Conservation functions at the population scale
Population growth rates are important in assessing the viability of populations. The growth rate of a population summarizes the net contribution of a population to its subsequent generation, gained through survivors and removed through mortality or migration. Matrix models are important mathematical tools used to attain growth rates given information on the life history structure of a population. Want to stem or halt population decline in a threatened or endangered species? Your management plan may help you modify the growth rate, but what other attributes of the population dynamics will follow at the heals of that change? The growth rate is an isometric mechanism of a balance equation. Indeed, that every action causes an equal and opposite reaction is not limited to Newton's discipline....
A growth rate is a function of a life history
Life histories specify how individuals move through their life cycle. Chronological transitions exist between life history ages or biological transitions may exist between life history stages. Individuals in the same species share a particular sequence of transitions, and this sequence may be investigated to assess how alterations to transitions may influence population viability.
Life history transitions contain considerations regarding individual survival. Should survival rates change, population dynamics that arise from those transitions will too. For example, if deer consistently over-browse each tree sapling every spring, at some point in the future the entire forest will disappear.
A population matrix model is a handy tool that decomposes a life history into a single mathematical expression. This expression can be used to assess whether that tree population is doing just fine....or if managers should put protections to keep the browsing deer at bay. But that is not all; matrix models can identify whether several joint managerial activities can cause that forest to thrive.
The impact on the growth rate by an alteration in the life history is situational
It is tricky, even for the seasoned biologist to attain a deep understanding of how a modification to a single life history transition translates into alternations of the growth rate. We created an app that shows how the matrix can be rewritten into a balance equation that must (at all times) sum to zero. We use this characteristic equation to demonstrate that the growth rate is merely an isostatic mechanism; it balances the positive and negative contributions from each life history characteristic into an overall summary of population performance. Should managers alter one transition, the system will react. Should managers make a different alteration, the system will also react. This app shows how the system will react from a single alteration, not only in the calculation of the growth rate, but also in the ripple effect that also modify the influence of every other transition?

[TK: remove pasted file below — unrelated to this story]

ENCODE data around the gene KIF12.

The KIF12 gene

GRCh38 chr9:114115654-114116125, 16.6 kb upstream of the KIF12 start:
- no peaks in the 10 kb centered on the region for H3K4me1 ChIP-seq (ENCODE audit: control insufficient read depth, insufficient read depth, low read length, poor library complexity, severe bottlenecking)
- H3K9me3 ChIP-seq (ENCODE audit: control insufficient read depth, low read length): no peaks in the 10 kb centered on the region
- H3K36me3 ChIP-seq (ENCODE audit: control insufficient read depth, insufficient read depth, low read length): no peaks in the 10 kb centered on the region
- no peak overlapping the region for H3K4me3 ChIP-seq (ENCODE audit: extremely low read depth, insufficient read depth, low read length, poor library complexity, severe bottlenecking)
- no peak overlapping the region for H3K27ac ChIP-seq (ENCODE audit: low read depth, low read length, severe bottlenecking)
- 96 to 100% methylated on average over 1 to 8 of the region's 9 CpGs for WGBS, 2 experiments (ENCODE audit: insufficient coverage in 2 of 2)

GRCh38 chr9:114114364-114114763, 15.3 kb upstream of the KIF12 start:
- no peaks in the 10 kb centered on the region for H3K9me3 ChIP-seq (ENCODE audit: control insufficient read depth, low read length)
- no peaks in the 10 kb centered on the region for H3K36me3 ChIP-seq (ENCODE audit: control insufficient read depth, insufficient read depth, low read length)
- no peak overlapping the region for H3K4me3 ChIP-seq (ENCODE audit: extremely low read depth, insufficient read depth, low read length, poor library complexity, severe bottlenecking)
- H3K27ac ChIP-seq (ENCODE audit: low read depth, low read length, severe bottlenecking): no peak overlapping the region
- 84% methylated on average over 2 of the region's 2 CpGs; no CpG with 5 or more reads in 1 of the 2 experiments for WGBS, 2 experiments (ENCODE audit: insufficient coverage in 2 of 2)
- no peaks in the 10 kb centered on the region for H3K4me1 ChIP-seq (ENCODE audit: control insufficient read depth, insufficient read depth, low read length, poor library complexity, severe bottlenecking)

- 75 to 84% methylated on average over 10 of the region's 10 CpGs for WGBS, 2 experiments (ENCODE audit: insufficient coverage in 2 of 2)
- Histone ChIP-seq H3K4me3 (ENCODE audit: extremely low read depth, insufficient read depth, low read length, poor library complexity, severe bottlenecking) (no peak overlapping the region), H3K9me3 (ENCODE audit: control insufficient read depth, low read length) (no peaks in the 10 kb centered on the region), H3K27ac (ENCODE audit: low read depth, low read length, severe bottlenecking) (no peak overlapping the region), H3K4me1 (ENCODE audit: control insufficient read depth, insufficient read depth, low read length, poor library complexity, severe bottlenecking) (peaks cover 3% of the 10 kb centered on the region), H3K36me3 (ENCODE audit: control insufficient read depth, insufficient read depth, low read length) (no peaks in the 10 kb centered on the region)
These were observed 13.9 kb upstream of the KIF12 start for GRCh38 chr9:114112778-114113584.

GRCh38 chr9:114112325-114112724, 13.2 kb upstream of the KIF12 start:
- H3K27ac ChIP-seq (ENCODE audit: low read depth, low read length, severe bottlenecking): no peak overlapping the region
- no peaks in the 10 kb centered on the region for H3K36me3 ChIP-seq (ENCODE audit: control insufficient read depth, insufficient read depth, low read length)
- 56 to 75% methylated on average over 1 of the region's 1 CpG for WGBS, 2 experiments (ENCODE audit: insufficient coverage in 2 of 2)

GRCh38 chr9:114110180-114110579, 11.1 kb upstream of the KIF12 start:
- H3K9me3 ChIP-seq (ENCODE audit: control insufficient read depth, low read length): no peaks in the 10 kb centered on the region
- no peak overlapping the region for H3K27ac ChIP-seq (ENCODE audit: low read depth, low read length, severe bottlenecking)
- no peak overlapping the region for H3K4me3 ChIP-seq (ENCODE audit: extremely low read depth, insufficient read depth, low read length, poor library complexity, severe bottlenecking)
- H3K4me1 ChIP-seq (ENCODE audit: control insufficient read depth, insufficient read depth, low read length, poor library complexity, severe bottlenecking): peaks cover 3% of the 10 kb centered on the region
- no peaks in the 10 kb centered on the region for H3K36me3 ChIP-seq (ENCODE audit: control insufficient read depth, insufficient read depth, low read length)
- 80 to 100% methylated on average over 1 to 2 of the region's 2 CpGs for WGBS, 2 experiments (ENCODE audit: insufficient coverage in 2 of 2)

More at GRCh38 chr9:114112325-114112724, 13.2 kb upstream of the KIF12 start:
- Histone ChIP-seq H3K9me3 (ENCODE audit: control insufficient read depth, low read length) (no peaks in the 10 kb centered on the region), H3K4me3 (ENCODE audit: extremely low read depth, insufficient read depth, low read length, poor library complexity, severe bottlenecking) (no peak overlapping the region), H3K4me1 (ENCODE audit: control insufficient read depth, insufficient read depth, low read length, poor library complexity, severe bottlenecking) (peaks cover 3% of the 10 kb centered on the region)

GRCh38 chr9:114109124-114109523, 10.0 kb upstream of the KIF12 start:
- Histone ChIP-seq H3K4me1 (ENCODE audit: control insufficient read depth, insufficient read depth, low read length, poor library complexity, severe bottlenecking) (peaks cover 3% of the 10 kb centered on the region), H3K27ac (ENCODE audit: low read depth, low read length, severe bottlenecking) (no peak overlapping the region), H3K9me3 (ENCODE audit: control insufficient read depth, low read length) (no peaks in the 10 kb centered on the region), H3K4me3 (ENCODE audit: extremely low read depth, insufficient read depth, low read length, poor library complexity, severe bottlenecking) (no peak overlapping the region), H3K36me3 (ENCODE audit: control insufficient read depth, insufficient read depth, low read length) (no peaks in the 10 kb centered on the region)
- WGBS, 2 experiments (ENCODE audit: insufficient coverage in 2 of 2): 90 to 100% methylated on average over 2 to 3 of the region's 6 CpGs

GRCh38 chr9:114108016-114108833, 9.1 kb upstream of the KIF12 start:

Yes. An alteration to a single life history characteristic will change the contribution to the growth rate by any other vital rate. In this respect, an alteration to a life history trait in one part of the system may cause vulnerabilities in other parts of the system. So protecting saplings from deer may change how important full grown trees are to the overall growth rate? Yes, that is what the math suggests.
Disease can also alter life history transitions
Diseases that function to modify certain transitions can differentially impact the growth rate. Further, diseases that alter one vital rate may create vulnerabilities in the system to impacts to other vital rates. Here at the Cornell Wildlife Health Lab, we are researching the population scale impacts of certain diseases on the viability of our New York wildlife legacy. We are assessing whether diseases differentially impact some life stages, and if so, whether management can target those areas in a life history for enhanced conservation protections.
Check out the IsoPOPd app to see how alterations that arise from disease, management, or other events can differentially propel population-scale impacts! Also, take a look at IsoPOPd when tailored for a specific species, like the bald eagle.